As weve seen in our OpenHack online security tests, Web application security is the most difficult part of online security to do right.
Its well-understood how to use firewalls, transport-layer encryption and OS hardening to protect network infrastructure. Whats not well-understood is how an organizations custom applications can be made equally secure.
For example, has anyone in IT considered the security surrounding the application that drives the self-service vacation-time-tracking application, the product-rebate registration site, or the customer promotion sign-up page? These applications are usually written in some kind of Web-scripting language. Because they can be quickly written, they often are, and this haste can lead to significant security vulnerabilities.
Web applications also commonly need to have real-time access to customer databases, so the negative consequences of security bugs are serious. Theres no substitute for an experienced pair of eyes going over code in an audit to make sure that secure coding practices are followed.
A few key things are to ensure that parameters are being initialized properly, that all user input is scanned to ensure values are within reasonable ranges (for example, that a state abbreviation is two and only two letters long) before use, and that all pages check that users have supplied proper security credentials before the page does anything else.
However, a winner in our just-completed second annual eWEEK eXcellence Awards offers a new and highly creative way to help developers write secure Web applications.
Sanctum Inc.s $20,000 AppScan 2.5 took first place in the Enterprise Resource Protection category.
AppScan is an automated security vulnerability scanner for applications. Initially, this idea seemed ridiculous to me because vulnerability scanners rely on known attack databases to do their scanning, and attack databases dont exist for custom applications, just for packaged ones.
However, AppScan relies on the somewhat self-describing characteristics of HTML and its knowledge of several classes of Web attacks to get around this problem. It also probes for the known vulnerabilities of commercial application servers, which is also important when securing Web applications.
We did some internal testing of AppScan 2.5 as part of our judging process. While I still want to do more tests when the next full update comes out in a few months, my experiences so far have piqued my interest. AppScan takes a genuinely new approach to application security.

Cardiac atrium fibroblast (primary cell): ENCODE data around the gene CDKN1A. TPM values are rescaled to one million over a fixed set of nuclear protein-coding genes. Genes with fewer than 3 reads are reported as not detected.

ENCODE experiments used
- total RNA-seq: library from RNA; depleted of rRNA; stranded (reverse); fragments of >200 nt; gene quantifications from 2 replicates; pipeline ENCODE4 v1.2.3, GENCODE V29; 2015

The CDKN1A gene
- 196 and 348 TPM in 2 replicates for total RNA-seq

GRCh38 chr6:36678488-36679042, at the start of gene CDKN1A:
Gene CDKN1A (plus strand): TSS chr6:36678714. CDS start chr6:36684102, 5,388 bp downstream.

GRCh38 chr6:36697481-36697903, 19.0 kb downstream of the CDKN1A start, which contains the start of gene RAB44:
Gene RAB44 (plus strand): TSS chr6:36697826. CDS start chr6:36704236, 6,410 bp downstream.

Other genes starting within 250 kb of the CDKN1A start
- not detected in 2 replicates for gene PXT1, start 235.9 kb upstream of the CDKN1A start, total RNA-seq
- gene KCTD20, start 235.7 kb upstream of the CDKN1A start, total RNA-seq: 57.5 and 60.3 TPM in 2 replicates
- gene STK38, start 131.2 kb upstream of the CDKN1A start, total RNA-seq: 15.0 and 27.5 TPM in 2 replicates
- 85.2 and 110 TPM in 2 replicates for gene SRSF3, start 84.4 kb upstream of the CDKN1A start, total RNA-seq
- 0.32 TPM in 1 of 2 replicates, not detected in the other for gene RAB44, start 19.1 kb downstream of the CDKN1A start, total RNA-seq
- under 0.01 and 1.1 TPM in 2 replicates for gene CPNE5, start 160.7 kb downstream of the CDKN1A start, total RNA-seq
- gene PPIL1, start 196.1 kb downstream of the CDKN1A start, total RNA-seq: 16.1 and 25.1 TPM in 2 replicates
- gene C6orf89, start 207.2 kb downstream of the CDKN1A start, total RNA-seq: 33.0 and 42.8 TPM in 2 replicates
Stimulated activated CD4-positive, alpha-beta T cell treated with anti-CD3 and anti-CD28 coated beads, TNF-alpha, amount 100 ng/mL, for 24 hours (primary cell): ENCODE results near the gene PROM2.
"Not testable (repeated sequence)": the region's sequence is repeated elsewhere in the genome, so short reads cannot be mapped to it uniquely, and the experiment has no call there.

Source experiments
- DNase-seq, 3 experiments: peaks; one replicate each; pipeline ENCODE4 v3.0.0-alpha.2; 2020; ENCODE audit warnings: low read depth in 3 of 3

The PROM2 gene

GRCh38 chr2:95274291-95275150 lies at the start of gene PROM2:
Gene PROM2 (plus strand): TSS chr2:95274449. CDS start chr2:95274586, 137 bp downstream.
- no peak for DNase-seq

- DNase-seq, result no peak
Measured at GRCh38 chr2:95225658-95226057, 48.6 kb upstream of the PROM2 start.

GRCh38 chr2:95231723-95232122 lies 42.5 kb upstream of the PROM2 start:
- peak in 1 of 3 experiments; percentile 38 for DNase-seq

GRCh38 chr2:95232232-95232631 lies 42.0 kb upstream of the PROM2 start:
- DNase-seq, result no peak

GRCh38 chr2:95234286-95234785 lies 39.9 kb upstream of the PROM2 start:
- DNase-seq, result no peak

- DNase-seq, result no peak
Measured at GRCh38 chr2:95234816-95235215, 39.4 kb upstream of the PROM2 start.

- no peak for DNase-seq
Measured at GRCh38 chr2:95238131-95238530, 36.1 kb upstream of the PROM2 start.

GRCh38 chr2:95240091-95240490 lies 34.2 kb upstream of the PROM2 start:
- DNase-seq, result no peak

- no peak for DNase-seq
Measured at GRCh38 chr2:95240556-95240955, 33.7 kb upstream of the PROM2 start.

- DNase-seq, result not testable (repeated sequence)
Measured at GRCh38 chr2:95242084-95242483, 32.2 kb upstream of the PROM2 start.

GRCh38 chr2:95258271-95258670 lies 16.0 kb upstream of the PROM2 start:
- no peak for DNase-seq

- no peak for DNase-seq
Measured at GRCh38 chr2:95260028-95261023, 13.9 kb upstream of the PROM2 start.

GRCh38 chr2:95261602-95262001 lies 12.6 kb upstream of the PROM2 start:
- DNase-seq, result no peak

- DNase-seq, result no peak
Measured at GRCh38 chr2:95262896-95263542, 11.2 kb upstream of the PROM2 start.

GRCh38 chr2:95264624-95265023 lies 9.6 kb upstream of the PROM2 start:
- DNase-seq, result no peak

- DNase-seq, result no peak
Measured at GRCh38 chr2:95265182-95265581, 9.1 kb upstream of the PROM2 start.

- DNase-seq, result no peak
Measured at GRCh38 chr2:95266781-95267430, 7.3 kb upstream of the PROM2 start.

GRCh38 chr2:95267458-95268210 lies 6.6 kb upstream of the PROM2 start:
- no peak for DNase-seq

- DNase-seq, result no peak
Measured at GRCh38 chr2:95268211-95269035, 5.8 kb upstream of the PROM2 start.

The software needs to run on a dedicated PC—it installs a customized version of Debian GNU/Linux as part of its installation process.
Once set up, I could configure the software either to do an automated walk through our site or browse a path through the site myself while it recorded my actions.
AppScan parses returned HTML pages and examines HTML forms to see the parameters that each form-handler page is expecting and the name of each parameter. It then calls each page in a Web application that accepts parameters with large numbers of permutations on those parameters and parameter data, in the hope of finding an application bug.
For example, AppScan will test for client-side scripting attacks by including script code blocks in parameter data, then seeing if this script code is displayed on the returned HTML page. It removes parameters altogether or passes bad parameter data such as nulls (hex value 0), empty strings, single quotes, double quotes or SQL code to look for applications that dont filter out these attacks.
Once AppScan has a browse path through a site, it will also try to access pages without going through a log-in process to find internal pages that lack proper user authentication code.
All these security tests reinforce that application developers can never blindly trust data that users provide—be that data in a URL string, data in an HTTP form or data provided in a cookie.
Application security is difficult because there are so many ways to get it wrong—sins of omission are sins of commission when it comes to security. AppScans automated scanning enforces a systematic approach to application security that will catch mistakes humans find all too easy to miss.
West Coast Technical Director Timothy Dyck can be reached at firstname.lastname@example.org.